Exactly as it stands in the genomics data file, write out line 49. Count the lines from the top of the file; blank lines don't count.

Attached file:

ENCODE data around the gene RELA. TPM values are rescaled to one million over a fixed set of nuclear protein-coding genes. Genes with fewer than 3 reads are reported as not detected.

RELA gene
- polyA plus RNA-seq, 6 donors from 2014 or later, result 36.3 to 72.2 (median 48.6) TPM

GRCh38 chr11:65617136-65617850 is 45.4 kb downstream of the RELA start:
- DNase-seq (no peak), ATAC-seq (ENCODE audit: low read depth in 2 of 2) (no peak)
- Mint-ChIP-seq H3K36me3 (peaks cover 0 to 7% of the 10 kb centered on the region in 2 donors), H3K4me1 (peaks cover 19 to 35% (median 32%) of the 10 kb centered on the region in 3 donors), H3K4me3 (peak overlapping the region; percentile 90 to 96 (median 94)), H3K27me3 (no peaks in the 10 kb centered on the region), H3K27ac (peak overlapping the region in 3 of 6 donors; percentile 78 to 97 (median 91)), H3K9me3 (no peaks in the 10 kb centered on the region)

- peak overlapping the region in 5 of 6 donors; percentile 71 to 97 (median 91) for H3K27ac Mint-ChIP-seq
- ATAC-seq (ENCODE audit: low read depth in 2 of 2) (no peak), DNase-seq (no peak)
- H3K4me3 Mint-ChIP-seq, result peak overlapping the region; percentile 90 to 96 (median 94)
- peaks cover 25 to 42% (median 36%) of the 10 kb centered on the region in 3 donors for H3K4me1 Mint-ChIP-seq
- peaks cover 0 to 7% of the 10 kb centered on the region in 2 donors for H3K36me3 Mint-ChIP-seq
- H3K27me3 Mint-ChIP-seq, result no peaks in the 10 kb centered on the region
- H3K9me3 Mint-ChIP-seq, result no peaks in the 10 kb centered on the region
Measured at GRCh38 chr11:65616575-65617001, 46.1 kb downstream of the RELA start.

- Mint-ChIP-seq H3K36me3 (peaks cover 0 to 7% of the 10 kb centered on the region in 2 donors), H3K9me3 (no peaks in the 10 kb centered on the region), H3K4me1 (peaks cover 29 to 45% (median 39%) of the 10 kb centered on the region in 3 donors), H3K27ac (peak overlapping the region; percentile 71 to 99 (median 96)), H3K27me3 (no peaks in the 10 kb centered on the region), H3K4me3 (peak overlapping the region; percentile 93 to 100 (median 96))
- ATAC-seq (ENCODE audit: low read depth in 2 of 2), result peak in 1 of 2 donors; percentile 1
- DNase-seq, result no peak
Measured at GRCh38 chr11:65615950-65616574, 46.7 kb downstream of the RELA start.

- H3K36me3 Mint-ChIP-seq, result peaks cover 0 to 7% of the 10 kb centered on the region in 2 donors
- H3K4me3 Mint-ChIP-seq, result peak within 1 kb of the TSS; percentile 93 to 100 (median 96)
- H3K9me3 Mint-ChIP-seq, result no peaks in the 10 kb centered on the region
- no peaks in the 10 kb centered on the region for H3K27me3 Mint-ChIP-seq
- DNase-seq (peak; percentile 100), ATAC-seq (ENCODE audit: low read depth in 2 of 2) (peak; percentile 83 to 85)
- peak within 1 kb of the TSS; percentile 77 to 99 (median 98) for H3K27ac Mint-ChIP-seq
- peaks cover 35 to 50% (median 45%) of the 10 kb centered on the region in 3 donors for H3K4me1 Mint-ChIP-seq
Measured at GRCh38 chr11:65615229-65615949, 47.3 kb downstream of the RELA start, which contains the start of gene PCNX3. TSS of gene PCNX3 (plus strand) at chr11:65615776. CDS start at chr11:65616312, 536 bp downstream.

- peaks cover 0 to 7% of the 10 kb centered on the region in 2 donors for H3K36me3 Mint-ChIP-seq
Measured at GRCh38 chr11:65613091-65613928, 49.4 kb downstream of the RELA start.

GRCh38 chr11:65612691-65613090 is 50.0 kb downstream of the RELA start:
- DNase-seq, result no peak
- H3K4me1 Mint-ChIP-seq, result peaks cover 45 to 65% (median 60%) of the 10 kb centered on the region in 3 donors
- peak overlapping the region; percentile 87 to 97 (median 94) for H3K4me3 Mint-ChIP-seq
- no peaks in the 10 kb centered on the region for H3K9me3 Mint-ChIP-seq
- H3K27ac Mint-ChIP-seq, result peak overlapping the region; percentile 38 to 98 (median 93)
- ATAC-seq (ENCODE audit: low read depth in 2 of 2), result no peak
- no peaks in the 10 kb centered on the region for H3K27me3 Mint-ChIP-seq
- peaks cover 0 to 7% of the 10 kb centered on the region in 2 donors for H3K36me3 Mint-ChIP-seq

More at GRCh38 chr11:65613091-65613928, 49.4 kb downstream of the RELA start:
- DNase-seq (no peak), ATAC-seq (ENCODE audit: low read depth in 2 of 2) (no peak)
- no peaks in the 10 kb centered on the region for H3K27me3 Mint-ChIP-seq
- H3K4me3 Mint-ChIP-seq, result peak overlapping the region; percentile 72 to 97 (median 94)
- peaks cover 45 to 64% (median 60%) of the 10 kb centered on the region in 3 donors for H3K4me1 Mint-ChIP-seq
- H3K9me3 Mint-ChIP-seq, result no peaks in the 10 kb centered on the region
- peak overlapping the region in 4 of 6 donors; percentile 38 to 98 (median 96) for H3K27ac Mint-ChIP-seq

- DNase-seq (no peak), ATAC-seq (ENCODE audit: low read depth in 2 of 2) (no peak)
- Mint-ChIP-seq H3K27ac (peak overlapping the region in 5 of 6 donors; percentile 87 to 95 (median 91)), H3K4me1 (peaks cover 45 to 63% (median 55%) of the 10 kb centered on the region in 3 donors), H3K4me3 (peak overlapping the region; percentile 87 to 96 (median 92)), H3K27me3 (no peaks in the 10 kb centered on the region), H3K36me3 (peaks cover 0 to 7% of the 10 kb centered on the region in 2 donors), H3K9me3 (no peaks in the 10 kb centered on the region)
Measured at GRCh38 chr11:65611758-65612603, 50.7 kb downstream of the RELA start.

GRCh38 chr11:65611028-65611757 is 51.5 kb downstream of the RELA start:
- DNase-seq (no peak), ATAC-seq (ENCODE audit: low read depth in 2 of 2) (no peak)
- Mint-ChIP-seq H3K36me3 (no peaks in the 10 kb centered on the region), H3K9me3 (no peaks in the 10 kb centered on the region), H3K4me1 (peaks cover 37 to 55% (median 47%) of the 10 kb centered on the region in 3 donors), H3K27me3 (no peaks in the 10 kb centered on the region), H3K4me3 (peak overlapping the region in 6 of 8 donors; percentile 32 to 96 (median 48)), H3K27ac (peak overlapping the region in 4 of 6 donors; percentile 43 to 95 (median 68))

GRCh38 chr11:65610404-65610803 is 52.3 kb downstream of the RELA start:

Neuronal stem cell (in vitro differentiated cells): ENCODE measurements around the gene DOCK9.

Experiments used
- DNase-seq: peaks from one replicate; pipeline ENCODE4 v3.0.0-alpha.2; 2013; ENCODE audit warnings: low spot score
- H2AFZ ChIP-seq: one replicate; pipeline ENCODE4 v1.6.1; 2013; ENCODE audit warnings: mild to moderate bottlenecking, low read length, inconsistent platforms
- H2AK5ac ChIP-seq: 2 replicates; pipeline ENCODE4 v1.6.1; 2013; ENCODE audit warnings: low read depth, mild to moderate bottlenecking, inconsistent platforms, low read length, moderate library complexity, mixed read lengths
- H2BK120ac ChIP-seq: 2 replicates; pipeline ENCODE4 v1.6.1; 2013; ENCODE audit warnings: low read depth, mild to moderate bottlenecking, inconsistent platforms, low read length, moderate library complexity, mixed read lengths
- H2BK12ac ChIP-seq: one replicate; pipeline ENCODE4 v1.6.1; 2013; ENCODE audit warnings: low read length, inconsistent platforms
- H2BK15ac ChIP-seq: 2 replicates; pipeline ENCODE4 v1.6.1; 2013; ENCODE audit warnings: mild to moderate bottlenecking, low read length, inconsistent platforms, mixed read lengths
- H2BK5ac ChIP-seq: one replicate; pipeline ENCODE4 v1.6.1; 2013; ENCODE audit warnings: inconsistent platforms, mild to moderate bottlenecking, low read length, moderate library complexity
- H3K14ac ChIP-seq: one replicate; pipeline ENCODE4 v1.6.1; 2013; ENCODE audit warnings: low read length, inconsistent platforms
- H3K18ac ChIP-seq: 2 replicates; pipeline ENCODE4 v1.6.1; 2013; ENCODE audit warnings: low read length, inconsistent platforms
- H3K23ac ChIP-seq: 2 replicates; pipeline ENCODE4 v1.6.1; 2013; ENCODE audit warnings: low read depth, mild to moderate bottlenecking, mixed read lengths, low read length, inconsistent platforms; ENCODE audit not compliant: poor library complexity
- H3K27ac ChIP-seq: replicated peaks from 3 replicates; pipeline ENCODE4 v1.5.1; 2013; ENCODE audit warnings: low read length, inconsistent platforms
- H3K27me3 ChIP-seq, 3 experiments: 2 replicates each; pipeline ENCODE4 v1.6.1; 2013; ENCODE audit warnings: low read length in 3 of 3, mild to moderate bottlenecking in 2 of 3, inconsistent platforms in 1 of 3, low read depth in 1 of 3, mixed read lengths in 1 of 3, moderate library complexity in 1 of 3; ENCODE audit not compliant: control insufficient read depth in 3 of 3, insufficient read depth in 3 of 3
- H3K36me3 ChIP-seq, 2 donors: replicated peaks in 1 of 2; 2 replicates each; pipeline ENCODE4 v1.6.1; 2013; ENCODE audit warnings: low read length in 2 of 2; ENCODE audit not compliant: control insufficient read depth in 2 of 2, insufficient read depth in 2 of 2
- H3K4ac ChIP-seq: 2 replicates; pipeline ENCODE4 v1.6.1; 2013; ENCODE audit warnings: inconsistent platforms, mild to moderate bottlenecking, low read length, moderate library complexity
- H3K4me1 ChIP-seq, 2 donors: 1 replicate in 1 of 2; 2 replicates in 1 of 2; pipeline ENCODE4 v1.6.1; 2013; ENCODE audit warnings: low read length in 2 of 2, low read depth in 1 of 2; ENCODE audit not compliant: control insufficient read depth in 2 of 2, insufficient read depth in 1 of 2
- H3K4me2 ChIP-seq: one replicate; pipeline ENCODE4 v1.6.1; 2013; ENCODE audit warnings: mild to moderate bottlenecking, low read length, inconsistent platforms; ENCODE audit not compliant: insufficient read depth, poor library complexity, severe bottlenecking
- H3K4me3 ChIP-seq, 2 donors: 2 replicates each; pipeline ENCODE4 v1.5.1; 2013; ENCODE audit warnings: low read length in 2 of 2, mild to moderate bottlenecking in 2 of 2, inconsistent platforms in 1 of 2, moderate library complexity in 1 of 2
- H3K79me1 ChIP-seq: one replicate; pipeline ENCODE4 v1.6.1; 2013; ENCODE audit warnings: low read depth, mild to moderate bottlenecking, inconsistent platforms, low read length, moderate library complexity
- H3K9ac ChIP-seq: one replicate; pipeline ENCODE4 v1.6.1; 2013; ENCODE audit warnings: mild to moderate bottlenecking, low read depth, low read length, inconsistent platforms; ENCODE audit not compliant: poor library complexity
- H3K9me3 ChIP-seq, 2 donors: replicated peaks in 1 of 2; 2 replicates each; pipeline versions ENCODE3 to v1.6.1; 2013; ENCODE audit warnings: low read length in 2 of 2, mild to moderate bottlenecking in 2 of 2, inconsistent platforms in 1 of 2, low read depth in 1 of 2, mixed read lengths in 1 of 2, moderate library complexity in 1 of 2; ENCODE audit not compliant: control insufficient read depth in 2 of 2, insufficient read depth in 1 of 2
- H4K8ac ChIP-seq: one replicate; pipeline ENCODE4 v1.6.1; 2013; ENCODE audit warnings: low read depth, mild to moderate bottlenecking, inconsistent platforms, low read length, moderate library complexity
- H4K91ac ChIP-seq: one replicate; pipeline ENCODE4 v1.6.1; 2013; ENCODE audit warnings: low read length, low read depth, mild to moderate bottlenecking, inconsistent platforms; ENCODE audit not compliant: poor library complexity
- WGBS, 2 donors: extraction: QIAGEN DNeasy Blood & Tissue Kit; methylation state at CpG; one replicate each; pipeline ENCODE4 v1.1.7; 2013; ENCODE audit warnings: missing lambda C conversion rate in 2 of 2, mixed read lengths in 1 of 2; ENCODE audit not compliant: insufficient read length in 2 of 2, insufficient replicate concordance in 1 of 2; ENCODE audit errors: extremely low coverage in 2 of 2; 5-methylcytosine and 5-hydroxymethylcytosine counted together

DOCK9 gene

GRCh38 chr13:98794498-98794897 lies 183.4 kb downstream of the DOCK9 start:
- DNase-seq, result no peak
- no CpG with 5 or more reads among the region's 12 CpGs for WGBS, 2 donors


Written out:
- DNase-seq (no peak), ATAC-seq (ENCODE audit: low read depth in 2 of 2) (no peak)